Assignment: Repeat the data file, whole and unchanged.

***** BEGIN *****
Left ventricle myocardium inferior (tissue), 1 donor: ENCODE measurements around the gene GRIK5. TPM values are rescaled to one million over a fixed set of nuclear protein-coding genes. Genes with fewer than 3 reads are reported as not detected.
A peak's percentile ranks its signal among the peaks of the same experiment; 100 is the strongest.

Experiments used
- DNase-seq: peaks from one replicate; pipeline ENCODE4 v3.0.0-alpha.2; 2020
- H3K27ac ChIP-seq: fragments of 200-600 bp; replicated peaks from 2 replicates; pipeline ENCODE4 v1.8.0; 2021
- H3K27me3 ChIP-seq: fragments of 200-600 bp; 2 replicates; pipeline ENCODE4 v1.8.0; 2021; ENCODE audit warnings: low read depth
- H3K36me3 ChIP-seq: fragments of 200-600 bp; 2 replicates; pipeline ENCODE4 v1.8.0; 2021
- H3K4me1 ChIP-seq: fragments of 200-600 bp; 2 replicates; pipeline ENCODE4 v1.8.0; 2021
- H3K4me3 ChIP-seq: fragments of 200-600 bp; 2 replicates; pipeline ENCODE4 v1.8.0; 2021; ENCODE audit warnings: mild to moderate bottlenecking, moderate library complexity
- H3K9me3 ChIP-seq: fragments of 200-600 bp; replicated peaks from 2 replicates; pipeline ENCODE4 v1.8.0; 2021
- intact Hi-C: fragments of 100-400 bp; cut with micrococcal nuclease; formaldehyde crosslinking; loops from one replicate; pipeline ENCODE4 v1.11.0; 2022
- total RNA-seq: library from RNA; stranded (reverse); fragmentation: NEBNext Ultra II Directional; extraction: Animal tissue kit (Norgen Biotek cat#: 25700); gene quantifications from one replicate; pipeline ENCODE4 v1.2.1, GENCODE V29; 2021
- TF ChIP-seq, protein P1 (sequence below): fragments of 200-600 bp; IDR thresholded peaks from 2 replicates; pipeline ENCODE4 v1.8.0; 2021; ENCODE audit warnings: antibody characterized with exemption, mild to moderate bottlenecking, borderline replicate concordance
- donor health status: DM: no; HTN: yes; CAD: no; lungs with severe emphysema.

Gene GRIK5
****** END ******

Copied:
Left ventricle myocardium inferior (tissue), 1 donor: ENCODE measurements around the gene GRIK5. TPM values are rescaled to one million over a fixed set of nuclear protein-coding genes. Genes with fewer than 3 reads are reported as not detected.
A peak's percentile ranks its signal among the peaks of the same experiment; 100 is the strongest.

Experiments used
- DNase-seq: peaks from one replicate; pipeline ENCODE4 v3.0.0-alpha.2; 2020
- H3K27ac ChIP-seq: fragments of 200-600 bp; replicated peaks from 2 replicates; pipeline ENCODE4 v1.8.0; 2021
- H3K27me3 ChIP-seq: fragments of 200-600 bp; 2 replicates; pipeline ENCODE4 v1.8.0; 2021; ENCODE audit warnings: low read depth
- H3K36me3 ChIP-seq: fragments of 200-600 bp; 2 replicates; pipeline ENCODE4 v1.8.0; 2021
- H3K4me1 ChIP-seq: fragments of 200-600 bp; 2 replicates; pipeline ENCODE4 v1.8.0; 2021
- H3K4me3 ChIP-seq: fragments of 200-600 bp; 2 replicates; pipeline ENCODE4 v1.8.0; 2021; ENCODE audit warnings: mild to moderate bottlenecking, moderate library complexity
- H3K9me3 ChIP-seq: fragments of 200-600 bp; replicated peaks from 2 replicates; pipeline ENCODE4 v1.8.0; 2021
- intact Hi-C: fragments of 100-400 bp; cut with micrococcal nuclease; formaldehyde crosslinking; loops from one replicate; pipeline ENCODE4 v1.11.0; 2022
- total RNA-seq: library from RNA; stranded (reverse); fragmentation: NEBNext Ultra II Directional; extraction: Animal tissue kit (Norgen Biotek cat#: 25700); gene quantifications from one replicate; pipeline ENCODE4 v1.2.1, GENCODE V29; 2021
- TF ChIP-seq, protein P1 (sequence below): fragments of 200-600 bp; IDR thresholded peaks from 2 replicates; pipeline ENCODE4 v1.8.0; 2021; ENCODE audit warnings: antibody characterized with exemption, mild to moderate bottlenecking, borderline replicate concordance
- donor health status: DM: no; HTN: yes; CAD: no; lungs with severe emphysema.

Gene GRIK5